EGX Rezzed: Hands on – Masquerada: Songs and Shadows
In a world that has been separated into a society of “haves” and the “have-nots”, Masquerada‘s setting of Citte is hard not to see as a statement about the world we live in. Thankfully we have fewer elementally fuelled magical battles though, but even with a brief play at Rezzed recently the numerous inspirations that have fed into the game are clear.
Masquerada: Songs and Shadows – to give it it’s full title – is a forthcoming RPG from Singapore-based Witching Hour Studios, and seems proud of its influences from both the world around us and various forms of media. Seeking to offer an experience following in the footsteps of Baldur’s Gate and Dragon Age, you are cast into Renaissance-era Venice styled environment, complete with intrigue and politics. In the demo on display, you are controlling a team of three as they seek information in a library that has been captured by rebels and attracted more supernatural threats too.
Perhaps the first, and most striking point are the visuals, which are described as being influenced by French comics and definitely have elegant designs and strong colours. This also well suits the team, who are all in uniforms with colours that suggest the elements they channel in combat – these magical powers drawn from masks that the more successful members of society get to use, and in turn maintain advantage over those without them.
The sound also fits, with music being composed of strings and horns, and all dialogue experienced being voice acted. The characters themselves all speak with the social politeness of those who respect positions of authority, even if they have less respect for the person currently in one of those positions; in the demo, conversation between two team members suggested friction between their beliefs, ever well spoken even when using pointed language. That said, there were no options for replies and it remains to be seen if this will lead to alternate situations in the main game or if it is just follows the story we’re being told.
Combat is largely real-time, but allows you to pause at any time and give orders… and at this point things began to feel chaotic. The problem with playing at shows is you rarely get to see what options you have, because I was quickly wondering if the allied AI could be brought under more control.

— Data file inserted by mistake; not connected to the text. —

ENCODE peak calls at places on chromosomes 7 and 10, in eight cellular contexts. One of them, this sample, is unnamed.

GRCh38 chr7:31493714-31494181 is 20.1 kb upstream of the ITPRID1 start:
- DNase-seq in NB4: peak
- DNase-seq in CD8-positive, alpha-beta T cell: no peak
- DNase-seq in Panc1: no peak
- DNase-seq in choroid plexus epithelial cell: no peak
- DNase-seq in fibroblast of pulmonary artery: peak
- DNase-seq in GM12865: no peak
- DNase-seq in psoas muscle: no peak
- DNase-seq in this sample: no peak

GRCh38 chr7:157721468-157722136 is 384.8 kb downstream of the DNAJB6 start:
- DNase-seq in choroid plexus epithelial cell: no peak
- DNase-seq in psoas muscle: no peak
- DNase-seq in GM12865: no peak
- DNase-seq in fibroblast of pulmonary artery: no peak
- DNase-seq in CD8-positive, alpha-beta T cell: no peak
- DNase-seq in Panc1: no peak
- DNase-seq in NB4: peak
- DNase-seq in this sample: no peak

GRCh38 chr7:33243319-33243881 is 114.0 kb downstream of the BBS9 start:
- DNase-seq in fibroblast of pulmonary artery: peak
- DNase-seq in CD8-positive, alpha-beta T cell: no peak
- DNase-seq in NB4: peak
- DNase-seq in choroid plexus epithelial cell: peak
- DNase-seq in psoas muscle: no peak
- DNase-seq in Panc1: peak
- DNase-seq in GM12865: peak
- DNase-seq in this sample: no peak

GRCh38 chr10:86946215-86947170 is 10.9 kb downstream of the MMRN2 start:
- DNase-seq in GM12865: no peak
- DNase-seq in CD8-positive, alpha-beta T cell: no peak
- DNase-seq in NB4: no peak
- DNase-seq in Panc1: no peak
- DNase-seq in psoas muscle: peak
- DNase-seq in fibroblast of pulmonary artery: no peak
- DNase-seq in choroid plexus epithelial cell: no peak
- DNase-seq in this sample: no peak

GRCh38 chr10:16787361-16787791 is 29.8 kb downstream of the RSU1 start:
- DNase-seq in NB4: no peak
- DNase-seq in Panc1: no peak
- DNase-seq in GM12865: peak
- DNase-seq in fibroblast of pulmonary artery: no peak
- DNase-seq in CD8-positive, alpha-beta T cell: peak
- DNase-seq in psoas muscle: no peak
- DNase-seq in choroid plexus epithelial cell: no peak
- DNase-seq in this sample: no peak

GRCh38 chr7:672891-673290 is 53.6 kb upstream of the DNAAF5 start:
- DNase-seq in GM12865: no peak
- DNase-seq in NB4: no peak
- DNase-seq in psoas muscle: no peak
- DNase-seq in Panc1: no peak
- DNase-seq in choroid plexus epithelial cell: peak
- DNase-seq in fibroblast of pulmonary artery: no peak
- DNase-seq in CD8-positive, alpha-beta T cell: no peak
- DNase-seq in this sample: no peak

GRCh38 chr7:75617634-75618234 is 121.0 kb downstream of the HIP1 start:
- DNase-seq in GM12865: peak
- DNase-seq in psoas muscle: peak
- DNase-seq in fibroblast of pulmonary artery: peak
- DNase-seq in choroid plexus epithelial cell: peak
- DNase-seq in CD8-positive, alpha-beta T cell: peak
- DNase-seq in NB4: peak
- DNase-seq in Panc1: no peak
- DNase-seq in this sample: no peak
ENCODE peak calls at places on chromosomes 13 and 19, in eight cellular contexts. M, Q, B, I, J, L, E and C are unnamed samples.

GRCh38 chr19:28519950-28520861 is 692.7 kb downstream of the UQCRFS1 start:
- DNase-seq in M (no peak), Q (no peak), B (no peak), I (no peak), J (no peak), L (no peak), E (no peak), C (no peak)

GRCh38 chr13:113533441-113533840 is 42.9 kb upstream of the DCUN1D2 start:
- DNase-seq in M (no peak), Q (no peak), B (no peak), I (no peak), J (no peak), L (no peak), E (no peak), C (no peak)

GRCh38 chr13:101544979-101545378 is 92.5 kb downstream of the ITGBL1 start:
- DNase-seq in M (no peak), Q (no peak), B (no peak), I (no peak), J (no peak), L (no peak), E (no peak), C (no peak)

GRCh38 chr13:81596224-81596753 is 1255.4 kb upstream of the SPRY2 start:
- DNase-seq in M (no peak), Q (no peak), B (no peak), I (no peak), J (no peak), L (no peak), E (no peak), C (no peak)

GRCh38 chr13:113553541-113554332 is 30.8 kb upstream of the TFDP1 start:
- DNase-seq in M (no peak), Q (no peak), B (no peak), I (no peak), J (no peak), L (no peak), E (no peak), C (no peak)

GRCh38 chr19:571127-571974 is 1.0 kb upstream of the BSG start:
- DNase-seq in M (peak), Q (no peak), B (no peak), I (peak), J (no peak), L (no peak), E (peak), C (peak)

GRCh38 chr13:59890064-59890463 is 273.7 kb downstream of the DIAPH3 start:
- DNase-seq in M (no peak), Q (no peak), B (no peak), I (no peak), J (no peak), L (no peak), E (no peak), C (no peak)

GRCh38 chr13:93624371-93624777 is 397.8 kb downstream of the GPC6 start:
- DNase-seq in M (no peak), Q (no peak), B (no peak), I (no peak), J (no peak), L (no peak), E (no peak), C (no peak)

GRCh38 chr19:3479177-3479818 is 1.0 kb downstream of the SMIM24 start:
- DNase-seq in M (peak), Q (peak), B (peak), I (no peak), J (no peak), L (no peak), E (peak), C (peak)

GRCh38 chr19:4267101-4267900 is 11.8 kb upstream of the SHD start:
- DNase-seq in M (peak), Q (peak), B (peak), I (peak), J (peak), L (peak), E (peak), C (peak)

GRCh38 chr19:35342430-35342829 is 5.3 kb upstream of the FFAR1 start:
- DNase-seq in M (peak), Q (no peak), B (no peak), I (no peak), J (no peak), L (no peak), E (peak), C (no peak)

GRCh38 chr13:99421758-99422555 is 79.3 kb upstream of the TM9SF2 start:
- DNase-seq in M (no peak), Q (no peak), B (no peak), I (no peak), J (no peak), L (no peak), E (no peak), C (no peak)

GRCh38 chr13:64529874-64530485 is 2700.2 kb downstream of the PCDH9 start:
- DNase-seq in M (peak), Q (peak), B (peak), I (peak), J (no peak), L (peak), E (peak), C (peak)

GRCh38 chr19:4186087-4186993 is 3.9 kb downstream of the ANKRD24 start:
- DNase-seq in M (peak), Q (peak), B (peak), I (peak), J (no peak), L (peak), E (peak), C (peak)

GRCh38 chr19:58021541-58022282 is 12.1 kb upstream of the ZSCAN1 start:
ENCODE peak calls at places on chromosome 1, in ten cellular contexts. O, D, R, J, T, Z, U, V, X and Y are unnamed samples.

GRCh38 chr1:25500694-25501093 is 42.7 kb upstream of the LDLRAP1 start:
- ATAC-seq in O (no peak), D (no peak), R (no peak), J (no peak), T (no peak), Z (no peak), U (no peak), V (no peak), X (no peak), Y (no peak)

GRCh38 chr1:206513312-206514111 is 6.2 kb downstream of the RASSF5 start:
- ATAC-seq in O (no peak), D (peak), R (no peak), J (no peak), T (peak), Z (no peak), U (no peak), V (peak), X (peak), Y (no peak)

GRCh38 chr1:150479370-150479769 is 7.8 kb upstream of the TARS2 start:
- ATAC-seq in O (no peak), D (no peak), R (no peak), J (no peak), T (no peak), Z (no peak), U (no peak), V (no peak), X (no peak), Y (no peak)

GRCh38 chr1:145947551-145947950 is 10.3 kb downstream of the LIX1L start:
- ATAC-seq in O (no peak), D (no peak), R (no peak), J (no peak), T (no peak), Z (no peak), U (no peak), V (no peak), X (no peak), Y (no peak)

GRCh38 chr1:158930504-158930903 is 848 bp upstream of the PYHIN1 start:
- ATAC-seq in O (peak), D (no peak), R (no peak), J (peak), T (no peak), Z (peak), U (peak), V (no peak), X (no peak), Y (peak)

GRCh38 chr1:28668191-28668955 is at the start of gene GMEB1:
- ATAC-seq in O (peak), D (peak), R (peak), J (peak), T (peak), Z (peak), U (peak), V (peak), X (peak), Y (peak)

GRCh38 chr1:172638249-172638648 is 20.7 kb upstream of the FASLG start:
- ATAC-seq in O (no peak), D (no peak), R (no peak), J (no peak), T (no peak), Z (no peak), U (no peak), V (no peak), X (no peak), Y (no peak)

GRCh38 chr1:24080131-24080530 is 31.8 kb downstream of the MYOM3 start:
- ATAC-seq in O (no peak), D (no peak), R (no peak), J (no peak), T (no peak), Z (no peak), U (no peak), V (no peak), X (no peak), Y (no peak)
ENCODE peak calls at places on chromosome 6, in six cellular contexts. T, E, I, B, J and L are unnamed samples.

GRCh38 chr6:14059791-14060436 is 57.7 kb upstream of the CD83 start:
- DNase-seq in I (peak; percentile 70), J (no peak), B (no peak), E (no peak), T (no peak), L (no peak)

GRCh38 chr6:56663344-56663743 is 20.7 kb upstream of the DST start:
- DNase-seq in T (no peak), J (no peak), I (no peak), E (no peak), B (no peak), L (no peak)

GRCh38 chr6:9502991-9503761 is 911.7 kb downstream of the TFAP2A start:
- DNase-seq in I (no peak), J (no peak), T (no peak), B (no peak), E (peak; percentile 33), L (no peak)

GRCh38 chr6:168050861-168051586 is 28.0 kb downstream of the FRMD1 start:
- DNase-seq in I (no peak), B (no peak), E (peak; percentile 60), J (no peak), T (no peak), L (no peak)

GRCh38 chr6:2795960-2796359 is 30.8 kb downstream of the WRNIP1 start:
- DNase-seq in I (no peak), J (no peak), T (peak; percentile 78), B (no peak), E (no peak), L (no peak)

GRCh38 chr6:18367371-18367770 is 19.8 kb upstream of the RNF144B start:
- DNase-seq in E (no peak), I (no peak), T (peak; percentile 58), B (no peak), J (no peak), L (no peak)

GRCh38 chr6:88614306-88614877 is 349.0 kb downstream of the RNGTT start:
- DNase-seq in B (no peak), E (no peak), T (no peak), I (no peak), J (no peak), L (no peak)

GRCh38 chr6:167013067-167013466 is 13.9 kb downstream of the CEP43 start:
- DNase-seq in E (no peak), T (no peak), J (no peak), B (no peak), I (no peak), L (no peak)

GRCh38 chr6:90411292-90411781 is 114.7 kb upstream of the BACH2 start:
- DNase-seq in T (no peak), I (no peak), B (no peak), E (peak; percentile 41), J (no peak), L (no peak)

Each of the three members of your team have sets of powers, all of which work on an individual timer, and when not using skills they will instead engage targets in regular combat. Pausing combat to make best use of these timers is essential, as is making sure that you can move characters around the brawls to where their abilities can have the most effect. However, whichever characters you are not actively controlling at any time are instead being left to do their thing by the game, firing off skills and chasing down enemies to hit. On paper this sounds very helpful in confusing situations, but in practice left to their own devices my team would often scatter after enemies as they spread out, using skills when the timers were ready but not always when they’d help most. Instead, to take on the two larger demo fights I found I was pausing every second or two to switch character, use whichever skill was coming up next and to keep them focused on targets… there was a sense of herding cats. Energetic cats, in the midst of a flock of birds.
And to be clear, this was a show demo of a game still in development, so it’s hard to say how much this might still be reflected on release – or if there may be options to stop the AI using certain skills so they’re left for the player, or other options to maintain better control.
I genuinely hope so, because the setting and atmosphere of the game are striking, and even with concerns about how the team handled larger combat situations, when facing smaller – and focused – fights it felt significantly more like my choices as a player were making a difference, instead of simply keeping the AI from beating itself.
Masquerada: Songs and Shadows is due for release in the summer this year on PC, Mac, Xbox One and PlayStation 4.